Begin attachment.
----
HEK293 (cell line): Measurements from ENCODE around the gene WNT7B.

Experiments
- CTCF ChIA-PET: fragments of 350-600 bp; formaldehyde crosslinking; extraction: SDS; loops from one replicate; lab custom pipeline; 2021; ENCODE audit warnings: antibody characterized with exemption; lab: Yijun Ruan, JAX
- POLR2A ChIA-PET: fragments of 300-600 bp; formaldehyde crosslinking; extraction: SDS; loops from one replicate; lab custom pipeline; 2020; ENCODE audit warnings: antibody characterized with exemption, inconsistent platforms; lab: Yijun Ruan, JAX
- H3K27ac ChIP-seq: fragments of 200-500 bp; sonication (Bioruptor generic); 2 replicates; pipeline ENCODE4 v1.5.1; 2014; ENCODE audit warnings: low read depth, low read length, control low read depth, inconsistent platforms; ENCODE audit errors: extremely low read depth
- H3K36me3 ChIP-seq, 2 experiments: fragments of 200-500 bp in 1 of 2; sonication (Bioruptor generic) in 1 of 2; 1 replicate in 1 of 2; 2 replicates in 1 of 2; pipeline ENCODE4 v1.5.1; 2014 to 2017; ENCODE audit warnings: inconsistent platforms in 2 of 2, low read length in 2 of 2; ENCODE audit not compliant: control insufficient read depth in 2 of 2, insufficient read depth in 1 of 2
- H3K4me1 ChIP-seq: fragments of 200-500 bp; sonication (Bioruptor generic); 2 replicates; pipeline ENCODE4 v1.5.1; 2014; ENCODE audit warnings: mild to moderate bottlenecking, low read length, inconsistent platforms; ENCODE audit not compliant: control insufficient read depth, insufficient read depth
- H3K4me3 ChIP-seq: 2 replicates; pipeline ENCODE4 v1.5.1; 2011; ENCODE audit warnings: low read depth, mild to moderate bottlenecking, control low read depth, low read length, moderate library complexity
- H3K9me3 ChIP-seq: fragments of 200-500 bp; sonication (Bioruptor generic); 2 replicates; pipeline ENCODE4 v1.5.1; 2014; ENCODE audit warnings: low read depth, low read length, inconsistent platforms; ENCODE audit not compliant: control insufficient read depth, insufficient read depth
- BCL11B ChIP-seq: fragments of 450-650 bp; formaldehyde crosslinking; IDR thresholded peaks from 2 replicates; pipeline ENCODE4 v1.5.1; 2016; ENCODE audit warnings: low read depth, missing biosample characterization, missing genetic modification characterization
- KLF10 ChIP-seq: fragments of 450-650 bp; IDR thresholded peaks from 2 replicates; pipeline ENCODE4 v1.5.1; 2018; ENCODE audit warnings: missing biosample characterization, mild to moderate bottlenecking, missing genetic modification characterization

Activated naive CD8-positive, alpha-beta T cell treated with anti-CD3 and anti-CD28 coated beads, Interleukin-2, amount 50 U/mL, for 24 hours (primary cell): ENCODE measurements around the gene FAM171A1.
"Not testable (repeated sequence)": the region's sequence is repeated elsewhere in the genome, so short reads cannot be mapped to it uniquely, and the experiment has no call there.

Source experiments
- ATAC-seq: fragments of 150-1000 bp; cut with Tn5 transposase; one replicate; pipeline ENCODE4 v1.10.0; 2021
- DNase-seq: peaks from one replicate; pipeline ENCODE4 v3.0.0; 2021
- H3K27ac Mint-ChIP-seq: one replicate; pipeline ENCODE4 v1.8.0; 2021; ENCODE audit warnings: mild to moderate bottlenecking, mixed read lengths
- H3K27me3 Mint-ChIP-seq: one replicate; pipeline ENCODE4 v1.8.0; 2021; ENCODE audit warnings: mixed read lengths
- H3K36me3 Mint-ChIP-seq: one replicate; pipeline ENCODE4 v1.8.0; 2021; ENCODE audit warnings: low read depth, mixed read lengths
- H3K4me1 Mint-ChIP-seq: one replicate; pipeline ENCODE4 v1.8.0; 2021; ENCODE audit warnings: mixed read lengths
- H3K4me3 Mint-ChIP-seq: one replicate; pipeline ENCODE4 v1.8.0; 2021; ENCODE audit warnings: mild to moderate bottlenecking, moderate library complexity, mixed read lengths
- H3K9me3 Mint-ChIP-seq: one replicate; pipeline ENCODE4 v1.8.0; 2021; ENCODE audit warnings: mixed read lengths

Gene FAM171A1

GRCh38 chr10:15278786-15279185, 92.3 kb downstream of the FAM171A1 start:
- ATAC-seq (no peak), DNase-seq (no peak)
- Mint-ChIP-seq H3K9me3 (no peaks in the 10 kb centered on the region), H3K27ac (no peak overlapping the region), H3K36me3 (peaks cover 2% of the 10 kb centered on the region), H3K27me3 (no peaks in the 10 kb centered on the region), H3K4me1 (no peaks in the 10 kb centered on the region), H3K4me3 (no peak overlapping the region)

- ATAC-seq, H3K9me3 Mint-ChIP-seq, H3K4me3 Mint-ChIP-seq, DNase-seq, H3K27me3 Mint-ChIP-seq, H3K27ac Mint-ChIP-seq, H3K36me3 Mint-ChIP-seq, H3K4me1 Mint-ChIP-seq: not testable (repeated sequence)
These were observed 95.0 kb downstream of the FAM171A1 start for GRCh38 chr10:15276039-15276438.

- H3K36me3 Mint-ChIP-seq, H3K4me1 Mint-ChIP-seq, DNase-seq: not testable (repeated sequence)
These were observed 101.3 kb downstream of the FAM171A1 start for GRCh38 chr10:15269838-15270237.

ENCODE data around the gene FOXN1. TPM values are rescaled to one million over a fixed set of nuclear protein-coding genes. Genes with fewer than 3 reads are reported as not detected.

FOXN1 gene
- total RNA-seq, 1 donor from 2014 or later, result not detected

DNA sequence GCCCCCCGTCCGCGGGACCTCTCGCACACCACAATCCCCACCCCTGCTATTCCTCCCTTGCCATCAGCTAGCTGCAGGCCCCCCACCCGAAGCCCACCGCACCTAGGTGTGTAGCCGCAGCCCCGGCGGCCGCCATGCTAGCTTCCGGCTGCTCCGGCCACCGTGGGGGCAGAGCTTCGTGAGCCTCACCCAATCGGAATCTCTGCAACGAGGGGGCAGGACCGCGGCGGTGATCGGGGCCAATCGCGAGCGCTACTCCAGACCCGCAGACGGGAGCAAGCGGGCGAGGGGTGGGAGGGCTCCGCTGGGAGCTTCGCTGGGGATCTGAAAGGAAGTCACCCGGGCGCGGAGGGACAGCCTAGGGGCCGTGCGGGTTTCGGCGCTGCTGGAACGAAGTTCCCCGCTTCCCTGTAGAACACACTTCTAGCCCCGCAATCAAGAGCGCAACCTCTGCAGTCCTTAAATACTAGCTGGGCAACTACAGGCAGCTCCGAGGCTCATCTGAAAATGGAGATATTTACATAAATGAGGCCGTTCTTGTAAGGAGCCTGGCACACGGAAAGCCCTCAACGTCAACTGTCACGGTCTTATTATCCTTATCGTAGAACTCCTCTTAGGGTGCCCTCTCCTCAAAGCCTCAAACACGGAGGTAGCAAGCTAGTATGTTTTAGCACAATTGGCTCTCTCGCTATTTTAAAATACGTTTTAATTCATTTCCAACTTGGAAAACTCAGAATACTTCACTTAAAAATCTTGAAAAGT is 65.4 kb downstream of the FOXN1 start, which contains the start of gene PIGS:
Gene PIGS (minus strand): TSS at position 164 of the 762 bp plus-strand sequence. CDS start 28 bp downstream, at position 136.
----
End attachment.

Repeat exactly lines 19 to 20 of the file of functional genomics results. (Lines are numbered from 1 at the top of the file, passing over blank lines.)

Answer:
- H3K36me3 Mint-ChIP-seq: one replicate; pipeline ENCODE4 v1.8.0; 2021; ENCODE audit warnings: low read depth, mixed read lengths
- H3K4me1 Mint-ChIP-seq: one replicate; pipeline ENCODE4 v1.8.0; 2021; ENCODE audit warnings: mixed read lengths